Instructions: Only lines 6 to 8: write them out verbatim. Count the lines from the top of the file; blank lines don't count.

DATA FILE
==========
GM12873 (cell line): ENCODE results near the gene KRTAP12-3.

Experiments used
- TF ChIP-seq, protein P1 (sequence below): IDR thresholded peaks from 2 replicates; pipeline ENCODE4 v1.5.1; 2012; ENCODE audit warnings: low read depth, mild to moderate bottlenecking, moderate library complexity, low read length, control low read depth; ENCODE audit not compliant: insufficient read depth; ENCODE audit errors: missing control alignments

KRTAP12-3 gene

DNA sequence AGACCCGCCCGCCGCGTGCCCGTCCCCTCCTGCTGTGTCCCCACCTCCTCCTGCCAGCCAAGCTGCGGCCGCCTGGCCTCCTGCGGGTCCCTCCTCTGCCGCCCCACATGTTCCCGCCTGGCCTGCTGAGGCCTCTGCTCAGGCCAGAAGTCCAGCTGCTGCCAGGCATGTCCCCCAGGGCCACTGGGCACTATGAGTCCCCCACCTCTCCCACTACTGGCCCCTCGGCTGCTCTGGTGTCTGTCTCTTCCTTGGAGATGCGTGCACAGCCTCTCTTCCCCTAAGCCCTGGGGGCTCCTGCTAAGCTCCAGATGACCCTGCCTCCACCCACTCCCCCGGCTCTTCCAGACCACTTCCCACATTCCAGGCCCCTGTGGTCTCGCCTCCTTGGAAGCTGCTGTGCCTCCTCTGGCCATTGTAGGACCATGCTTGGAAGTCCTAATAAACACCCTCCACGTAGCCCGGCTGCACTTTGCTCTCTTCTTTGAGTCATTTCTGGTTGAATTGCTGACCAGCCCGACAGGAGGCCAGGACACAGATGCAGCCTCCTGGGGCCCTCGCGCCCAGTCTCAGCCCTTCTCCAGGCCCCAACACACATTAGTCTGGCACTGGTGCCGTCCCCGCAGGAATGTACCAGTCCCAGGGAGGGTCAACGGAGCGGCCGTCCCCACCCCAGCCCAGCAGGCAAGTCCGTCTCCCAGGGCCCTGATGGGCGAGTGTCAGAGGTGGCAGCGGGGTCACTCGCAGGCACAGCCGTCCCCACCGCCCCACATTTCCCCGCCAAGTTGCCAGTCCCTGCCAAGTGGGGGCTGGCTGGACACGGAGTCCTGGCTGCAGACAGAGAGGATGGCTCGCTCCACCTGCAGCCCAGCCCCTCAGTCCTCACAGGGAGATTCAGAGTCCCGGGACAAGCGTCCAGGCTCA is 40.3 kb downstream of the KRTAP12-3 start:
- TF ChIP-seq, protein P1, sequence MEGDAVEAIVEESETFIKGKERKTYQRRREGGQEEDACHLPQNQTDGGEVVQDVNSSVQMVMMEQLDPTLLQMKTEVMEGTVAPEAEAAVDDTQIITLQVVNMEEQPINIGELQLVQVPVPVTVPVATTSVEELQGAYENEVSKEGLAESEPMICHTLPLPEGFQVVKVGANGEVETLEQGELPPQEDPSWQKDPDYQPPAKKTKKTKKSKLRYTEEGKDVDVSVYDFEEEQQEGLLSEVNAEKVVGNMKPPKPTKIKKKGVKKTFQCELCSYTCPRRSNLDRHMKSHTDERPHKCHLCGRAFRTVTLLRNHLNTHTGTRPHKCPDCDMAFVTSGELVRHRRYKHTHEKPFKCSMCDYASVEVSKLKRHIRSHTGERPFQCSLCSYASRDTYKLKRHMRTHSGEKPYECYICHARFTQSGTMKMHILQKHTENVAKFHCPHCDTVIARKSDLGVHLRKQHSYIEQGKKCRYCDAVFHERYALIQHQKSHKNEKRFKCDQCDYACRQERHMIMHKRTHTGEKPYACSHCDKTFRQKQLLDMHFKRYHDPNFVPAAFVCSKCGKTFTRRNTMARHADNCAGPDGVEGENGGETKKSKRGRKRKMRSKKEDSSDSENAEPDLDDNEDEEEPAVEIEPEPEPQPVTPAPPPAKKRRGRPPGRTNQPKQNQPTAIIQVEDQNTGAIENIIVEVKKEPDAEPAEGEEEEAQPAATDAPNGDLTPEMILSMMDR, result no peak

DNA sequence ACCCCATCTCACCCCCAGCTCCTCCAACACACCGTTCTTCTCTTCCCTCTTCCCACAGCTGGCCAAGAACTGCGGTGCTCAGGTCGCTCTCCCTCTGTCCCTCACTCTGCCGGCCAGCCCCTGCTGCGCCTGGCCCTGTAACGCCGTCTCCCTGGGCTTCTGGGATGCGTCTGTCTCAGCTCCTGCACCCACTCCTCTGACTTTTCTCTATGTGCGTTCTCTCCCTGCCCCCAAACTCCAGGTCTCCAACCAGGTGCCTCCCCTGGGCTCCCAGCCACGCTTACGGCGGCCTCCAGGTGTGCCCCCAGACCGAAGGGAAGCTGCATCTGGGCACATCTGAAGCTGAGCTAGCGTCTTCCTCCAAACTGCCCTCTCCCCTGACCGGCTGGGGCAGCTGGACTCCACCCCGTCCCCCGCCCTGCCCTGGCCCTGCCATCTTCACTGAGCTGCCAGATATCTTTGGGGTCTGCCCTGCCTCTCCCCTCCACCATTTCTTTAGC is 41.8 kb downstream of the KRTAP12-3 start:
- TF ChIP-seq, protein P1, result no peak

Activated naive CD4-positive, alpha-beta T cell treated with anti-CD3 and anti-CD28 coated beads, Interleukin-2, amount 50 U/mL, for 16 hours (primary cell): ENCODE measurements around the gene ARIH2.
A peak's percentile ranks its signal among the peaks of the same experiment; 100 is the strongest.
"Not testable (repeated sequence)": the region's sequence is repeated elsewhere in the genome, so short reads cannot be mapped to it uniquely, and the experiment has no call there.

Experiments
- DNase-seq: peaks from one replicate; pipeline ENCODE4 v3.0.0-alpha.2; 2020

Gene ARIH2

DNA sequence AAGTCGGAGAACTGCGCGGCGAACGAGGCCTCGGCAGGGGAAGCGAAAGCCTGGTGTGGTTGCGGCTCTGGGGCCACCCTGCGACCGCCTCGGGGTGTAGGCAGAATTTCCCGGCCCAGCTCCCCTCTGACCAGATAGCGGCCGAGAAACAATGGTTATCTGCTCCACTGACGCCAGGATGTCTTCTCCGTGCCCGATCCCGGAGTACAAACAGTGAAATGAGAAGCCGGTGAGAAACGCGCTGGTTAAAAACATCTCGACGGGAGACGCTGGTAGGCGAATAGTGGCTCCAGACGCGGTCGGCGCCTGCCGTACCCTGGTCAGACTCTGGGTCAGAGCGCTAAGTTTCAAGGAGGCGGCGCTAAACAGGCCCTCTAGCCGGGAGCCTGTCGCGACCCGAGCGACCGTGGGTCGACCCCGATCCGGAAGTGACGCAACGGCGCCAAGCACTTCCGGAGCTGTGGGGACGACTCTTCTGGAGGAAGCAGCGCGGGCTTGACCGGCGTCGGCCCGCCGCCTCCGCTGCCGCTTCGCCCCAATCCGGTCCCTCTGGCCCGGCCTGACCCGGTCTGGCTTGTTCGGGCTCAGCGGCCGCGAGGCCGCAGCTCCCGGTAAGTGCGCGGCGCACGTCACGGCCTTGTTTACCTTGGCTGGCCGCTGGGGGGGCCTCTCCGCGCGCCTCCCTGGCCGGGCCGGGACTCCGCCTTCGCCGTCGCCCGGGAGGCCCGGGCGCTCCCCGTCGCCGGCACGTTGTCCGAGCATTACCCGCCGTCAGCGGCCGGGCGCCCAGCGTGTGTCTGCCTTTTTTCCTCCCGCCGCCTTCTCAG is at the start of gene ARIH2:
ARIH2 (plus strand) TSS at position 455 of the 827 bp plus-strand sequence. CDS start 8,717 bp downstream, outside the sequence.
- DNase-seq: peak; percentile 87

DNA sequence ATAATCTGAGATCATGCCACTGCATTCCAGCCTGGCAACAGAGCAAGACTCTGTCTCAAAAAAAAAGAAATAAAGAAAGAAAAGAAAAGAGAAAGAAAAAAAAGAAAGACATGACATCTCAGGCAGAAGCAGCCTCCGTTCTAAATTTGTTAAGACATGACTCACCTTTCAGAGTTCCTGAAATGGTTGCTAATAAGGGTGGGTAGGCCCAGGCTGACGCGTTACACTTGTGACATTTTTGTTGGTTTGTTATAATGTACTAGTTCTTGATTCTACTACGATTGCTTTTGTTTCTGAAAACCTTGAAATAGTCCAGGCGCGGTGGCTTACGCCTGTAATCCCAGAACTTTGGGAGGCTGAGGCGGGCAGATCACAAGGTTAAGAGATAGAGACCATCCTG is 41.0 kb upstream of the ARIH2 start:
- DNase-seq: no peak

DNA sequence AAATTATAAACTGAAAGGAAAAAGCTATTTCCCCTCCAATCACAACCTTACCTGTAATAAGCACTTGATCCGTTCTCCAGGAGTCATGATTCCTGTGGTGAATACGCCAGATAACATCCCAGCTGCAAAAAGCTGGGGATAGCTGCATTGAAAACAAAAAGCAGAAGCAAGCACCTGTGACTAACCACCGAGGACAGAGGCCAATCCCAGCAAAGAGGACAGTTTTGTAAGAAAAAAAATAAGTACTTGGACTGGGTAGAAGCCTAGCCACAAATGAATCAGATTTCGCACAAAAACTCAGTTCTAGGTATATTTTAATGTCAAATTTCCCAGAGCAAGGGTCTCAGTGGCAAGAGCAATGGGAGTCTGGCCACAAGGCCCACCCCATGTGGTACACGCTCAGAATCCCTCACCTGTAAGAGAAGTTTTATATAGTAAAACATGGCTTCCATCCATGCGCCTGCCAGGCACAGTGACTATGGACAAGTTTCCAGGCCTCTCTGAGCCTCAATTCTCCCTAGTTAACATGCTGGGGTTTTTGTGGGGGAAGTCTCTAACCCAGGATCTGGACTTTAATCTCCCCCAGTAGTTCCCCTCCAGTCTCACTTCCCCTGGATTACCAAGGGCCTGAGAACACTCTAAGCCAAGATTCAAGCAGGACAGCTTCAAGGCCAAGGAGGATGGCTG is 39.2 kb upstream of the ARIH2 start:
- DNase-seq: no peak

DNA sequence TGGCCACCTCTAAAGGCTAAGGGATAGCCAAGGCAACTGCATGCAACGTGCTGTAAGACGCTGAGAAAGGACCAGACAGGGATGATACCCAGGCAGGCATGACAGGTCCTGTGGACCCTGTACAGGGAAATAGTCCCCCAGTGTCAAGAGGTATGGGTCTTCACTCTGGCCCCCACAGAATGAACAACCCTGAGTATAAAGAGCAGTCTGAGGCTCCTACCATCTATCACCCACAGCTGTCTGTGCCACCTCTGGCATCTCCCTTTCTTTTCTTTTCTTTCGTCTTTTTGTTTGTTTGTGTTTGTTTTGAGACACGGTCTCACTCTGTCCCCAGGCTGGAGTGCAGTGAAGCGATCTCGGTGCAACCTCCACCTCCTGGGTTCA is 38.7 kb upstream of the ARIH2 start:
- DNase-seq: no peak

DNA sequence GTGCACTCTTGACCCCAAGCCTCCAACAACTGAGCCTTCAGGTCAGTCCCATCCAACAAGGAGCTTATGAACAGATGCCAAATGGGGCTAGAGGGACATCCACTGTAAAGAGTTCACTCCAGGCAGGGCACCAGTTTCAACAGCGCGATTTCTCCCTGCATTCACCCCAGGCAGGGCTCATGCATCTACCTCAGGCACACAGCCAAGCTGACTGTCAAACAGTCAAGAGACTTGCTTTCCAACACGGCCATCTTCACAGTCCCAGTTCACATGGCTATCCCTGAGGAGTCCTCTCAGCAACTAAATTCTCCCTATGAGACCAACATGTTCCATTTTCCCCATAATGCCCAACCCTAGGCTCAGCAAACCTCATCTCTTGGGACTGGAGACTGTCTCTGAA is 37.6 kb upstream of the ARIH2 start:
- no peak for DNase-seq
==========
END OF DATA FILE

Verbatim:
- TF ChIP-seq, protein P1, sequence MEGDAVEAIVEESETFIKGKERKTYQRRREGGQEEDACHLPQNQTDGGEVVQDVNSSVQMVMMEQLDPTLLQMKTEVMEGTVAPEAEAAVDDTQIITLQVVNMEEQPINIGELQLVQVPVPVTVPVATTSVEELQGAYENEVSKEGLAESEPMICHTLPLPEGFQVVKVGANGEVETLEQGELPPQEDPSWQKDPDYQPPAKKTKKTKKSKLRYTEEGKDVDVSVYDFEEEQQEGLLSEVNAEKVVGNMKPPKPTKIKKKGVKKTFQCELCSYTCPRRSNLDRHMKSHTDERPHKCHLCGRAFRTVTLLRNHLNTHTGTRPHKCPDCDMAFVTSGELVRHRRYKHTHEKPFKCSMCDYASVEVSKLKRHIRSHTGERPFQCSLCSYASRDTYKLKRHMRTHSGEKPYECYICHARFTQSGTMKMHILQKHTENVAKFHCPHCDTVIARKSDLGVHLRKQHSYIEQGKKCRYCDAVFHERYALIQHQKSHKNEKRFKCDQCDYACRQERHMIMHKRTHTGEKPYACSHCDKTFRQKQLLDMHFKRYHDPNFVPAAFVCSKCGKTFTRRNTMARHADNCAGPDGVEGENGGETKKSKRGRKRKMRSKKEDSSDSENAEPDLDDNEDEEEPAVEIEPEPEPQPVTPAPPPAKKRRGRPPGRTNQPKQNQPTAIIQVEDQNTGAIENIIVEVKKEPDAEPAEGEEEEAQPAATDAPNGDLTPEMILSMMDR, result no peak

DNA sequence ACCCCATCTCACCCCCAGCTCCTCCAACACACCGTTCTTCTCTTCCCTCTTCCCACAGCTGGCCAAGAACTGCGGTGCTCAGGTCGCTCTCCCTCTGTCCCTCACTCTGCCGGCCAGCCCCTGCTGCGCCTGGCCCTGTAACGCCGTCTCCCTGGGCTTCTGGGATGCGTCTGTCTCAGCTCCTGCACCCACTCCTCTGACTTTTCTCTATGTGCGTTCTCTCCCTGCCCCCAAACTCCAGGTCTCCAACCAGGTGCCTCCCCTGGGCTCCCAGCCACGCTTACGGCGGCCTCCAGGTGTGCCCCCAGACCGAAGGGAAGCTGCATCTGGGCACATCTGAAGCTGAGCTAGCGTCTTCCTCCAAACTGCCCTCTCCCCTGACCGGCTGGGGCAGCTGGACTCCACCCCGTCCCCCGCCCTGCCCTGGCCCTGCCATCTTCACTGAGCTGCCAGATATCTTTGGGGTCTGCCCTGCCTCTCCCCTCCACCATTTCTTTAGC is 41.8 kb downstream of the KRTAP12-3 start:
- TF ChIP-seq, protein P1, result no peak